A journalist in Siberia has been found guilty over a reference he made to George Orwell’s dystopian novel “1984,” marking a milestone in Russia’s legal system.
Mikhail Romanov was detained earlier this month over an article on the alleged torture of an academic that contained a reference to the famous phrase “Big Brother is watching.”
A Yakutsk city court has fined Romanov 30,000 rubles ($475) for violating a Russian law criminalizing the distribution of “obviously unreliable socially significant information” that poses a threat to the public, Interfax reported on Thursday.
A second protocol that had been drawn up against Romanov says the article violated another law that criminalizes “hidden insertions affecting the human subconscious,” making his case the first time a journalist has been tried under this law.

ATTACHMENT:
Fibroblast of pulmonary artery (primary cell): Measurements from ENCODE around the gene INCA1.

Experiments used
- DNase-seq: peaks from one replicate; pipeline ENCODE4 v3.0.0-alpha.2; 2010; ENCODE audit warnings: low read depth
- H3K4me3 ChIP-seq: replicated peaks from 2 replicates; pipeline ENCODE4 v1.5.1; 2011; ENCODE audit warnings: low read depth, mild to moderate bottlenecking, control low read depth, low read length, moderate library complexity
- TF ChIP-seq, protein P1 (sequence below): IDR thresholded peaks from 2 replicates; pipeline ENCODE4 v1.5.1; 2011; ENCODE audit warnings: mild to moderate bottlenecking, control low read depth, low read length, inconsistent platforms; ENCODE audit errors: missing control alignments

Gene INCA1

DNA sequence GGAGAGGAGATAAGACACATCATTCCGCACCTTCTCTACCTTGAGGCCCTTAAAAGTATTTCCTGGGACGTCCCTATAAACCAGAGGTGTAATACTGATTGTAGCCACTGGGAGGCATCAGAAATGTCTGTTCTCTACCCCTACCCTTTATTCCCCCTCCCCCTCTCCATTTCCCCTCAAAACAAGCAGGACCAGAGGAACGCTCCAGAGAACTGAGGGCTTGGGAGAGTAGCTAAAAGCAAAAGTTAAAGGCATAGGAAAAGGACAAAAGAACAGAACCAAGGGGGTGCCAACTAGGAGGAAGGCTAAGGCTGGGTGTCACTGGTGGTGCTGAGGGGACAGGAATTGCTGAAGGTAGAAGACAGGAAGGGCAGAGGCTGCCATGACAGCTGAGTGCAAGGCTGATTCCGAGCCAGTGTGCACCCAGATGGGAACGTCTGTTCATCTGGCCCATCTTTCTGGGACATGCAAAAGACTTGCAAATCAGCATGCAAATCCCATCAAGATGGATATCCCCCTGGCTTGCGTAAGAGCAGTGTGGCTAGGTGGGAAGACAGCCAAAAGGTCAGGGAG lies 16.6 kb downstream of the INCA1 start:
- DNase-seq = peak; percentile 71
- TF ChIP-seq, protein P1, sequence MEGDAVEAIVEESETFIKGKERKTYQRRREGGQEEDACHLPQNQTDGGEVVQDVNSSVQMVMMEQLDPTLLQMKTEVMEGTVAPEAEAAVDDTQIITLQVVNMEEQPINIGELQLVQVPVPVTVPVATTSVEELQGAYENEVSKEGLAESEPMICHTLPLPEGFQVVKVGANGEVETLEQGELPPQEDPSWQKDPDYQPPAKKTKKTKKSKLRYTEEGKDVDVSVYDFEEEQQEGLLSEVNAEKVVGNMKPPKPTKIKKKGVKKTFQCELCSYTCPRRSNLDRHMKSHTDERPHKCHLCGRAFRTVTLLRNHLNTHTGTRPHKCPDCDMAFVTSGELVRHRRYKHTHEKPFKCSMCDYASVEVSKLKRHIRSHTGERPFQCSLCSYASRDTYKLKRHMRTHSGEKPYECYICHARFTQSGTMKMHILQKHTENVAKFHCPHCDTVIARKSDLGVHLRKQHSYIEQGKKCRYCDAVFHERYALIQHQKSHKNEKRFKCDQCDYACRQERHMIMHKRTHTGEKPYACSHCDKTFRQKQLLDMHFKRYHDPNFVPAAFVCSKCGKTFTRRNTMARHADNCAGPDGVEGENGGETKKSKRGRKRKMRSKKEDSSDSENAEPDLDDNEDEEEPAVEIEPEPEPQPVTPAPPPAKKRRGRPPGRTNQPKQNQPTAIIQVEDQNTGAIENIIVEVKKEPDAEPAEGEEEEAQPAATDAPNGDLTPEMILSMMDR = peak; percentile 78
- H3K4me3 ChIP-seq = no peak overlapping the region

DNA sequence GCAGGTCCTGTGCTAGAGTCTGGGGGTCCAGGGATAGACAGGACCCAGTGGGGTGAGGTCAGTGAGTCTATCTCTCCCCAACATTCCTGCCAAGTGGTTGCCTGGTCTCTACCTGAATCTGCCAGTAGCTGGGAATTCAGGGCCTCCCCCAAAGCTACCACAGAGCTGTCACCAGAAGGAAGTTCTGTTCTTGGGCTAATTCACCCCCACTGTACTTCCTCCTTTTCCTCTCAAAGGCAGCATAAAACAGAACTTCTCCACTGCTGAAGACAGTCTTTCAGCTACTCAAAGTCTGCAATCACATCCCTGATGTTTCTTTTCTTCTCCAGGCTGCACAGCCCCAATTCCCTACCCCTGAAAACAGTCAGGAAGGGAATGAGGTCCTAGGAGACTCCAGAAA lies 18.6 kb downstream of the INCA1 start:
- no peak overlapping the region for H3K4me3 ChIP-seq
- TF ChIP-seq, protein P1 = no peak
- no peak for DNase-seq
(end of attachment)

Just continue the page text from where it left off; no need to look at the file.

The authorities suspected that the article had tapped into readers’ subconscious with the sentence: "This is a story about how anyone can be squashed by the government machine. It's also about how Big Brother is watching, reading all comments on online forums,” Romanov’s editor at the Yakutsk Vecherniy weekly told Kommersant after he was detained.
Fines for violating the “unreliable information” law range between 30,000 rubles and 100,000 rubles ($1,580).
Police told Kommersant that Romanov had repeatedly declined to provide testimony, citing his “limited eyesight and inability to read text.”
“That circumstance hasn’t kept him from working at a computer,” the Yakutsk police department was reported as saying.
The Russian Union of Journalists had argued in a statement that “even someone without a literary education understands that this was only in reference to George Orwell’s ‘1984.’”